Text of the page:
A: All materials provided at Conference or made available on the password protected website after the Conference are solely for the benefit of paid Conference attendees. If you are a paid attendee but simply cannot attend you will still have access to the password-protected website after the Conference. If you are not a paid attendee we cannot provide you the materials.
Q: Is transportation provided to the Conference?
A: The Conference is located within walking distance of both recommended Conference hotels and many nearby restaurants and shops. Transportation from the airport to/from the Conference hotel is the responsibility of the attendee. Public transportation options can be found using The TriMet Trip Planner or you can contact your hotel for particular guidance regarding your best airport transportation options.
A: The Crime Victim Law Conference is the only national conference focusing on victim law, including enforcement of victims’ rights in criminal cases. So while many trainings are about services and support for victims, this Conference looks at the law of victims’ rights in all systems (criminal, civil, administrative). While many sessions are taught by lawyers, we integrate a multi-disciplinary approach to understanding the impact of law, rights, and the justice system on victims. We also ensure that while the focus is law, advocates and allied professionals benefit from the sessions as increased understanding of the law and its impact is good for everyone who works with victims.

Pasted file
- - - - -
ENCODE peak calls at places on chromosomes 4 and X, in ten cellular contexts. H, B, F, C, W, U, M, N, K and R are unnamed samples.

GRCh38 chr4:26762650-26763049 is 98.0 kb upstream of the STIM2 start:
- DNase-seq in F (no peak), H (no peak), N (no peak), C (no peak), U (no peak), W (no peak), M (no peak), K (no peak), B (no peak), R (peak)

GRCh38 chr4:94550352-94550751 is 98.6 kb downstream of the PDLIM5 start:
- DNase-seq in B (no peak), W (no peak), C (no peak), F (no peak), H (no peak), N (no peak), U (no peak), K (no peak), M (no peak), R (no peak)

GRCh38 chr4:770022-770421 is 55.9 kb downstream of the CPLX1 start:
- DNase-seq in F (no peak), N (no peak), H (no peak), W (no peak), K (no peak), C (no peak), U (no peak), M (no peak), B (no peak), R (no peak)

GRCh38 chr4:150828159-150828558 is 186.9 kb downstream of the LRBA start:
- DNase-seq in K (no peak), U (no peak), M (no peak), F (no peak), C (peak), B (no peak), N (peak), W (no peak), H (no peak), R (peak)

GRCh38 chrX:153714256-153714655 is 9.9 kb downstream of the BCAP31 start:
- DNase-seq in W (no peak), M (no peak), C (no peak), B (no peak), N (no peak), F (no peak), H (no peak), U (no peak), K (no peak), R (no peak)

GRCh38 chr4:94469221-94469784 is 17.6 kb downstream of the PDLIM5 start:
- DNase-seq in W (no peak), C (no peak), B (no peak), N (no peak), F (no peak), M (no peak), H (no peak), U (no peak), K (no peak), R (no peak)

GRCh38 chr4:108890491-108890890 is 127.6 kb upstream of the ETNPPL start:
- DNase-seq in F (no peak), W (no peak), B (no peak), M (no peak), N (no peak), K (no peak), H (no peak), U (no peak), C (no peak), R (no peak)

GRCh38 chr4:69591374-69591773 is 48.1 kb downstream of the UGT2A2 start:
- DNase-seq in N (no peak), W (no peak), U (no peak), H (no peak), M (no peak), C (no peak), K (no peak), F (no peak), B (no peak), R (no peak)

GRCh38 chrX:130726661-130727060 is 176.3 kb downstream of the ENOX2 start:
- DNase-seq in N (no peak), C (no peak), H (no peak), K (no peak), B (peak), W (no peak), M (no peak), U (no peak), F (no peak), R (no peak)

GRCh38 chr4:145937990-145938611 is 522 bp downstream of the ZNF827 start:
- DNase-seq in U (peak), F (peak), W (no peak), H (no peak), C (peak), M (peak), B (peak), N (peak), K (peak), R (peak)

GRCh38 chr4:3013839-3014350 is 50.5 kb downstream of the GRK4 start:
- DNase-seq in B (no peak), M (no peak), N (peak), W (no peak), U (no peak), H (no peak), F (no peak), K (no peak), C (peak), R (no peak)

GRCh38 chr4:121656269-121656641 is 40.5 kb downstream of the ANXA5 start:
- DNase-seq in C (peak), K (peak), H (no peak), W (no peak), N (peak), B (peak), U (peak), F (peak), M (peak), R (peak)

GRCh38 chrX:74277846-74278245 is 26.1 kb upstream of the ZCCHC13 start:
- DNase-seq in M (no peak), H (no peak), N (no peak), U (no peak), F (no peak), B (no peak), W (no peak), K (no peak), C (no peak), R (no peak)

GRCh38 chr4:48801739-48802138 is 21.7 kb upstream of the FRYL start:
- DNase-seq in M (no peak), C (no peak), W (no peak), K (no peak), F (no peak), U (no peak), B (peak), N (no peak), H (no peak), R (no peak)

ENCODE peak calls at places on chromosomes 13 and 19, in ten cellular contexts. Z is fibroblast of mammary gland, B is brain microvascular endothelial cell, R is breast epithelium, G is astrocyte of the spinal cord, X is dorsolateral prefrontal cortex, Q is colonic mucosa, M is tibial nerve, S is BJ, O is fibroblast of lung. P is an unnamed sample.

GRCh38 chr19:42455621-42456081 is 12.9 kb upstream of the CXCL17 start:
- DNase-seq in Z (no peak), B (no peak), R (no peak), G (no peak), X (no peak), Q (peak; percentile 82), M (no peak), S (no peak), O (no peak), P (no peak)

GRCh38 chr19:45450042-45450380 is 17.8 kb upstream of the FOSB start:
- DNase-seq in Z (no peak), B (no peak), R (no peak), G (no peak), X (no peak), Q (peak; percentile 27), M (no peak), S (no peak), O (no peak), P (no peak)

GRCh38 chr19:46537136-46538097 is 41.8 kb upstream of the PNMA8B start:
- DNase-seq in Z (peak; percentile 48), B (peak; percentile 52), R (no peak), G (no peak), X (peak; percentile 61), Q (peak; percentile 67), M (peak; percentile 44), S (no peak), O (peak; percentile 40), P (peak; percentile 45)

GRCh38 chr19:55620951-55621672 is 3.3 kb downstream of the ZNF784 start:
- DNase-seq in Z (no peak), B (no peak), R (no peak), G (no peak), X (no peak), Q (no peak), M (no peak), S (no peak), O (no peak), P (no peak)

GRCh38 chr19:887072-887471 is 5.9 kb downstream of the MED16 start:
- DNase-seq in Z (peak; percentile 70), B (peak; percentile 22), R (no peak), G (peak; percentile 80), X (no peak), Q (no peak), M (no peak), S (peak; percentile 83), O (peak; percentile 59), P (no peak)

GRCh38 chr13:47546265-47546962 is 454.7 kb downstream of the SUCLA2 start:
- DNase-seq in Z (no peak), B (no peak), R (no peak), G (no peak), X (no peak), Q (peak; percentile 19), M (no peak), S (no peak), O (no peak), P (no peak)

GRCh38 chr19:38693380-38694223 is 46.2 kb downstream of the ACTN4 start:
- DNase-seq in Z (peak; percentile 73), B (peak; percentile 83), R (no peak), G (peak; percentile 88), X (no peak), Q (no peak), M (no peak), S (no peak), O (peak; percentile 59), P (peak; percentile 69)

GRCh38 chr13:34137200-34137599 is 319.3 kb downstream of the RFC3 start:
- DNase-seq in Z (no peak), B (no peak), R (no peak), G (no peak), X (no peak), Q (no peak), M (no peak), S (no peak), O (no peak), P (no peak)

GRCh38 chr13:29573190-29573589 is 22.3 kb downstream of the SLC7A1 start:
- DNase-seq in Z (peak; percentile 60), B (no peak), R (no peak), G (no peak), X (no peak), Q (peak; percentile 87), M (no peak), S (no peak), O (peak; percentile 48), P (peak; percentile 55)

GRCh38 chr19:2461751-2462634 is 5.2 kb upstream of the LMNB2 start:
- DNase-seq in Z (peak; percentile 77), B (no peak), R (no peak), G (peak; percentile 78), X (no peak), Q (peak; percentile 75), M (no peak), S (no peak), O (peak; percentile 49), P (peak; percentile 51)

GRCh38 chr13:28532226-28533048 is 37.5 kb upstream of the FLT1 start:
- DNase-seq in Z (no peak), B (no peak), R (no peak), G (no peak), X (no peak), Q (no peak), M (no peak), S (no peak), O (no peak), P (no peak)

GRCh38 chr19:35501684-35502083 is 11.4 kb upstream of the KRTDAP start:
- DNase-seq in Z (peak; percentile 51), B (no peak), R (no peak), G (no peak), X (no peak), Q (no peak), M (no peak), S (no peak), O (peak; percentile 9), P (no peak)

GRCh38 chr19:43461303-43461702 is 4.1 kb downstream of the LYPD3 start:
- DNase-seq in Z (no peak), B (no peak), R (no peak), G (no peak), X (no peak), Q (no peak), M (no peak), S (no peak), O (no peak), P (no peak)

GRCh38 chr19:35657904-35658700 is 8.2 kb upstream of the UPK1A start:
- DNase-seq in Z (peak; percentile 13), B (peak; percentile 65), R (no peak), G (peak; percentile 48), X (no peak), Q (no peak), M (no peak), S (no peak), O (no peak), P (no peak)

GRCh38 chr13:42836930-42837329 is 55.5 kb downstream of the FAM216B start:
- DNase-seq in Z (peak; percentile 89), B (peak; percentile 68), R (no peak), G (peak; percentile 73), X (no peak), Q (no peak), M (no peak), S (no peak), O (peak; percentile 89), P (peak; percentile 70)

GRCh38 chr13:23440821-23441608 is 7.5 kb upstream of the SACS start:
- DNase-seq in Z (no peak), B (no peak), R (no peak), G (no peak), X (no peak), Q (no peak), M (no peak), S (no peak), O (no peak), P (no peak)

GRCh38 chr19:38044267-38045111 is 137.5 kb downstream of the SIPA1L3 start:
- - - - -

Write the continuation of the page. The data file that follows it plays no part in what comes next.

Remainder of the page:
Q: Who is the target audience?
Q: In the overview it states the Conference includes a focus on rights enforcement in criminal cases. What does this mean?
A: Most states have constitutional amendments and every state has a statutory scheme that affords victims rights during the criminal investigation and prosecution of the perpetrator. These rights generally include the rights to be notified, present, and heard at certain times and to seek restitution. Often these rights are left to the prosecutor to assert on the victim’s behalf, which can mean that the rights are not advocated for as aggressively as a victim may hope, and at other times despite the prosecutor’s advocacy courts ignore the rights and no one seeks appellate relief. “Victims’ rights enforcement” is that part of victim law that is about victims asserting their rights independently in criminal trial courts and seeking appellate review when those rights are denied.
Q: Is this an OVW-approved training?
Abuse Later in Life
Justice for Families
Grantees from STOP may be invited to attend this conference and do not have to contact their program manager for prior approval. Grantees who are not required to get prior approval to attend this conference should be advised to place a “memo to the file” in their grant records indicating the conference approval reference number.